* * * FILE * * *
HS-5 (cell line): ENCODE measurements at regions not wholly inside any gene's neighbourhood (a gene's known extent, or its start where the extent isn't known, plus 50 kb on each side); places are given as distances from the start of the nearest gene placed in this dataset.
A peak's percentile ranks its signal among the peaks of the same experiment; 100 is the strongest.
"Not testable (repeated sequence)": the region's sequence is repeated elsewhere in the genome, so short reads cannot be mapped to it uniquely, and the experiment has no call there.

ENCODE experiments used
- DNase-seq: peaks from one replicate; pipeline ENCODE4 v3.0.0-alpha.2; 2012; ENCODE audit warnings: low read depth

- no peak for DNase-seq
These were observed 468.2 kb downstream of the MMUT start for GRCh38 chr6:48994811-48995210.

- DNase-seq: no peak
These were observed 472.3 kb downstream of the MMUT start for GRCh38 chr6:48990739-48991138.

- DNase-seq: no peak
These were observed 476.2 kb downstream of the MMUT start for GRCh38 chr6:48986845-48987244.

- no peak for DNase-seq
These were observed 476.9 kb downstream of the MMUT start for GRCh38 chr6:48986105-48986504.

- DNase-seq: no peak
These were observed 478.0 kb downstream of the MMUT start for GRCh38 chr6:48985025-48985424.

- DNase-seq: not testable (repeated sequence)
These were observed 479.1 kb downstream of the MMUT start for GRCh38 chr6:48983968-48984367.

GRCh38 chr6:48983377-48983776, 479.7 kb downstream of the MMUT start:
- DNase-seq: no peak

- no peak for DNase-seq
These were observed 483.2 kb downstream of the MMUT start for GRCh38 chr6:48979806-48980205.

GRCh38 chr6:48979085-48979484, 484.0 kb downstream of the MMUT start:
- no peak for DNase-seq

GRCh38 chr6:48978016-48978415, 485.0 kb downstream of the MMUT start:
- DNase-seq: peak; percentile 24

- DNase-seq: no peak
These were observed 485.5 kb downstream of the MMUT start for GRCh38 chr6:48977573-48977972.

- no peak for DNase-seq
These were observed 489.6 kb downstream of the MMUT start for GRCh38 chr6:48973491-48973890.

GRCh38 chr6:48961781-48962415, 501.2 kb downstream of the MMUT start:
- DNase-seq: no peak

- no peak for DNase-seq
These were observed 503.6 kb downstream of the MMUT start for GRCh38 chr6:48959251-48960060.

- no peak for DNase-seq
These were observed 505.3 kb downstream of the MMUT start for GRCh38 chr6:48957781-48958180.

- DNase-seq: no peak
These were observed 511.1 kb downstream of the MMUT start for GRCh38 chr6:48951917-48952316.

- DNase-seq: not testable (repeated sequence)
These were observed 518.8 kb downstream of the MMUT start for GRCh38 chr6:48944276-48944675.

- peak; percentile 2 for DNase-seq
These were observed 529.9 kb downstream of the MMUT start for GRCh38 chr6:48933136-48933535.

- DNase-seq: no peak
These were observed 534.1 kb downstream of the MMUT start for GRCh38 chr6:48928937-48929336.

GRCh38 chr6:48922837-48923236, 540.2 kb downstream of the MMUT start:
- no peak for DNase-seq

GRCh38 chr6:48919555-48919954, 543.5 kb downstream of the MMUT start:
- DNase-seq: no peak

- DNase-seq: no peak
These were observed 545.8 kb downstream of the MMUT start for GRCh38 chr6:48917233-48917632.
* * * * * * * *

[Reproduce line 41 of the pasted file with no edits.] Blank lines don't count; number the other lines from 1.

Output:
These were observed 529.9 kb downstream of the MMUT start for GRCh38 chr6:48933136-48933535.